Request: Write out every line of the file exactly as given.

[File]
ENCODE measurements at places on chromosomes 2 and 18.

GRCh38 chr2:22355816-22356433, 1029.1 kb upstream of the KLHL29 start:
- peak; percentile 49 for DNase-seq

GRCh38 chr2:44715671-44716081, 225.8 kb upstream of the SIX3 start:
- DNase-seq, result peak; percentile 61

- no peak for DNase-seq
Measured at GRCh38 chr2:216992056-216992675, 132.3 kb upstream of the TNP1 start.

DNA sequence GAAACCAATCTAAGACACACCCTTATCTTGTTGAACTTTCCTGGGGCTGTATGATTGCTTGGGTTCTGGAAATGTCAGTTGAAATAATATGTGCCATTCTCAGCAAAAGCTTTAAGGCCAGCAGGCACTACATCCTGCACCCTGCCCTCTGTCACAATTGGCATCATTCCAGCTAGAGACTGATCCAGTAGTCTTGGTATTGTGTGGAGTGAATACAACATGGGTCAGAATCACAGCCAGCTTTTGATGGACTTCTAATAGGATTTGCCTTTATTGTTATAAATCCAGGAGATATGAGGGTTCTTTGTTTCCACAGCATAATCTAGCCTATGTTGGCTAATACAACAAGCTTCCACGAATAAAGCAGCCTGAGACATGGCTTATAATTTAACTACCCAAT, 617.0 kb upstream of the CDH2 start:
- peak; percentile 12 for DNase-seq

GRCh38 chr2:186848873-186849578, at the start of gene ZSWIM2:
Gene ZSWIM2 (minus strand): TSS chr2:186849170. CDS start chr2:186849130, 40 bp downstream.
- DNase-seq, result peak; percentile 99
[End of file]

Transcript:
ENCODE measurements at places on chromosomes 2 and 18.

GRCh38 chr2:22355816-22356433, 1029.1 kb upstream of the KLHL29 start:
- peak; percentile 49 for DNase-seq

GRCh38 chr2:44715671-44716081, 225.8 kb upstream of the SIX3 start:
- DNase-seq, result peak; percentile 61

- no peak for DNase-seq
Measured at GRCh38 chr2:216992056-216992675, 132.3 kb upstream of the TNP1 start.

DNA sequence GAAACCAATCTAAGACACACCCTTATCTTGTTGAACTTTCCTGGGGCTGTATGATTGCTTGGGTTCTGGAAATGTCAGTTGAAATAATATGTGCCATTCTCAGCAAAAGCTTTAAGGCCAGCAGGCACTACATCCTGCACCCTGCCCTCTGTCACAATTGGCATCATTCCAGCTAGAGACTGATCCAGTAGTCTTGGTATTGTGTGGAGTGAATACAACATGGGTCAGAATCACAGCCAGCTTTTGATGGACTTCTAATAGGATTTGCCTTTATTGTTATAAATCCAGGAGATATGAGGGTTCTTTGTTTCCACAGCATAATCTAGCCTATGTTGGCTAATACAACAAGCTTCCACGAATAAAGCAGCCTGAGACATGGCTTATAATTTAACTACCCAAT, 617.0 kb upstream of the CDH2 start:
- peak; percentile 12 for DNase-seq

GRCh38 chr2:186848873-186849578, at the start of gene ZSWIM2:
Gene ZSWIM2 (minus strand): TSS chr2:186849170. CDS start chr2:186849130, 40 bp downstream.
- DNase-seq, result peak; percentile 99